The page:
Gallup tells us that one in two employees leave their jobs to get away from their manager. That’s right, 50% of the people who leave their jobs aren’t really leaving the job at all — they are leaving their managers.
Now let’s add in a scary statistic: 51% of managers have basically stopped caring about their job or the company they work for. (State of the American Manager, Gallup)
What’s going on? To be engaged, managers need from their bosses exactly what engaged workers need from their managers. Let’s look at three specific things that can reverse these statistics.
- Ongoing communication. For managers, that means ensuring that your employees feel you care about them personally and professionally. You can’t do that if the only way you connect with your employees is through the Annual Performance Review (which everyone dreads). It takes periodic and regular meetings individually and in small groups, to develop the kind of face-to-face communication that engages workers.Similarly, managers need ongoing communication from leadership to ensure that they remain connected to the company, and so that they can keep their employees connected. Open dialogue is important to both groups. However, if your managers are shut out of ongoing progress on the mission, goals, and objectives, they aren’t unable to honestly communicate with their teams.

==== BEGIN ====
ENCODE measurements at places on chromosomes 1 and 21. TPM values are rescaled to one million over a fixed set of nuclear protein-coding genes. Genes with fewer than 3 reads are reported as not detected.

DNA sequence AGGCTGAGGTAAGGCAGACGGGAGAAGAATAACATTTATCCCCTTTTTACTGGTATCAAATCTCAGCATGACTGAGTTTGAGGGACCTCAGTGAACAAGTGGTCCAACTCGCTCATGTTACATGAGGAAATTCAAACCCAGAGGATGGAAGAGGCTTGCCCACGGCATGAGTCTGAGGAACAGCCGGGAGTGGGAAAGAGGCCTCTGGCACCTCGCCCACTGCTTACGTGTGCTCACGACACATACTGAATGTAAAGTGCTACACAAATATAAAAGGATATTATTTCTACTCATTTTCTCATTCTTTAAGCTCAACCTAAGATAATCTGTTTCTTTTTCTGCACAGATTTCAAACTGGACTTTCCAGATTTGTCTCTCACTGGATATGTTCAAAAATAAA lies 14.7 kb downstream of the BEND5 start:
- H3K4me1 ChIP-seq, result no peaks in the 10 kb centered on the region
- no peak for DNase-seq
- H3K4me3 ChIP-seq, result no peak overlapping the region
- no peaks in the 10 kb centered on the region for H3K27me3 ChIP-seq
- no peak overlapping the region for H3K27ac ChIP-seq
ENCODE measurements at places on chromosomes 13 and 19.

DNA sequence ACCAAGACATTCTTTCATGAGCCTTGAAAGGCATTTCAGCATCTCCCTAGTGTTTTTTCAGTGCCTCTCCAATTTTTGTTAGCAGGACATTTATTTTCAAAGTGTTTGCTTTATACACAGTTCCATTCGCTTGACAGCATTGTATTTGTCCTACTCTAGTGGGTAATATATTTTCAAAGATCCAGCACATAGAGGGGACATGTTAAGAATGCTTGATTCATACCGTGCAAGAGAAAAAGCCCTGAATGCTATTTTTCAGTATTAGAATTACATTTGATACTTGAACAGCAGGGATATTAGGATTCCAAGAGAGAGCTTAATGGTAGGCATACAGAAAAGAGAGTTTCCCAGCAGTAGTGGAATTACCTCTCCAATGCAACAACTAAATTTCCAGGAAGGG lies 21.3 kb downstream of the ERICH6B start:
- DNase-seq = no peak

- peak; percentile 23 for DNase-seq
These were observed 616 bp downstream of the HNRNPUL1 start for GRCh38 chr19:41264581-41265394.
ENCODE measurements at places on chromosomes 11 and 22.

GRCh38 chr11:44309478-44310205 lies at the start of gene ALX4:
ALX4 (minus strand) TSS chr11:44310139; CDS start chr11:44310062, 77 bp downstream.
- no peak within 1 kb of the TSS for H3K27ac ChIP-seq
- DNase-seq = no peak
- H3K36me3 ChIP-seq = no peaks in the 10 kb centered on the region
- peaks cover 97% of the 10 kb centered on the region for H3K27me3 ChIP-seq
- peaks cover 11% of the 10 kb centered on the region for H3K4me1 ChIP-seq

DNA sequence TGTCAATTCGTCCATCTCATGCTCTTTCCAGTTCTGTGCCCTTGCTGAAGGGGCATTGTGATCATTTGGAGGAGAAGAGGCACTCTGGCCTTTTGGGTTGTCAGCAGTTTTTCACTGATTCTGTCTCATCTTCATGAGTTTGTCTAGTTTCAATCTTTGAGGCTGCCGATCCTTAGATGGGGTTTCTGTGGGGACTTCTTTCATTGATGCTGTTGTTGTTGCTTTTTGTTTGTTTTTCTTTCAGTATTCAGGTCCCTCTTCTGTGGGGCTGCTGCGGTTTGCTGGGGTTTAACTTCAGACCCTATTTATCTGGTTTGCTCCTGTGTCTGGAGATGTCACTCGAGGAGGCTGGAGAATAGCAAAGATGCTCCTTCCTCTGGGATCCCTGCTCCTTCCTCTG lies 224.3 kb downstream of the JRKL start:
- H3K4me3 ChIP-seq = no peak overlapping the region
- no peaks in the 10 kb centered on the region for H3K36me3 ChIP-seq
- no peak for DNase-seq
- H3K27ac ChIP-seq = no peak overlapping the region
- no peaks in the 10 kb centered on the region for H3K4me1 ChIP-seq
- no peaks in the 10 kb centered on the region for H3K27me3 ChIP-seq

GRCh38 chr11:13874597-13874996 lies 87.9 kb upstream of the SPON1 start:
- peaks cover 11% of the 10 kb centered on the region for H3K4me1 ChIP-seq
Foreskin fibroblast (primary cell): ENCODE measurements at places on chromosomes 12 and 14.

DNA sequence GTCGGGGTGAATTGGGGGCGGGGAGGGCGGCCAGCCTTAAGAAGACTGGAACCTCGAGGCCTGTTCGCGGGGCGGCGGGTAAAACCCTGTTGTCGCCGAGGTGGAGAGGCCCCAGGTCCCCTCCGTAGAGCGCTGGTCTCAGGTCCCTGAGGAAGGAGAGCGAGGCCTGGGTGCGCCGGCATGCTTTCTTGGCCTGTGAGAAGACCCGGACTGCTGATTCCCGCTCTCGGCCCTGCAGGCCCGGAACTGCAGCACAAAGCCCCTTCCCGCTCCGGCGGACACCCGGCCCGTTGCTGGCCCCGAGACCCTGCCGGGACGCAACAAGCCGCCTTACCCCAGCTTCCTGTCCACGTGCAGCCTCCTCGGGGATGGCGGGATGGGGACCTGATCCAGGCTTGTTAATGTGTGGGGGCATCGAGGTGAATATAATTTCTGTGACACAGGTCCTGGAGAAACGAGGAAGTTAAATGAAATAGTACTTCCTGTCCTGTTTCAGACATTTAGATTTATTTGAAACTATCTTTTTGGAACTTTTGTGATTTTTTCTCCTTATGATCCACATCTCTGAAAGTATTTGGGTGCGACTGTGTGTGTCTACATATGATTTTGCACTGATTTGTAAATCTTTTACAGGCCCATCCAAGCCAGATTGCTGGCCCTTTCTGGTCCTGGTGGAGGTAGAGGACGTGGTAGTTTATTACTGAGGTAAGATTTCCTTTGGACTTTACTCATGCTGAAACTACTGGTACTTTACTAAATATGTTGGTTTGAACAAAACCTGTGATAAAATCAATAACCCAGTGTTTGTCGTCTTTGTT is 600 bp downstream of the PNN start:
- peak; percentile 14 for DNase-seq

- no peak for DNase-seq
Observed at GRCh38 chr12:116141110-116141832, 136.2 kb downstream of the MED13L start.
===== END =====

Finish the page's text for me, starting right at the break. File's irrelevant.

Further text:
- Ability to motivate. This is one of those “soft skills” that many task-oriented managers have difficulty with. But being a motivator doesn’t mean just being able to “rah rah” the troops. Instead, it is about understanding both the external and internal motivational forces of each employee. It’s about understanding the perspectives and values of team members so you can “see through their eyes.”
- Play to their strengths. Equally important as #1 and #2, teams, employees, and companies all benefit when the right person is in the right job, using their natural talents and skills. When managers coach and train and otherwise help employees to develop their strengths, those employees are twice as likely to be engaged team members.
So if you are a manager, take a moment to assess yourself. How are you doing with these three things?
If you have a manager, assess them. If you aren’t getting these things from them, perhaps it is time for a chat so you can share what’s missing for you. Don’t be afraid, just do it.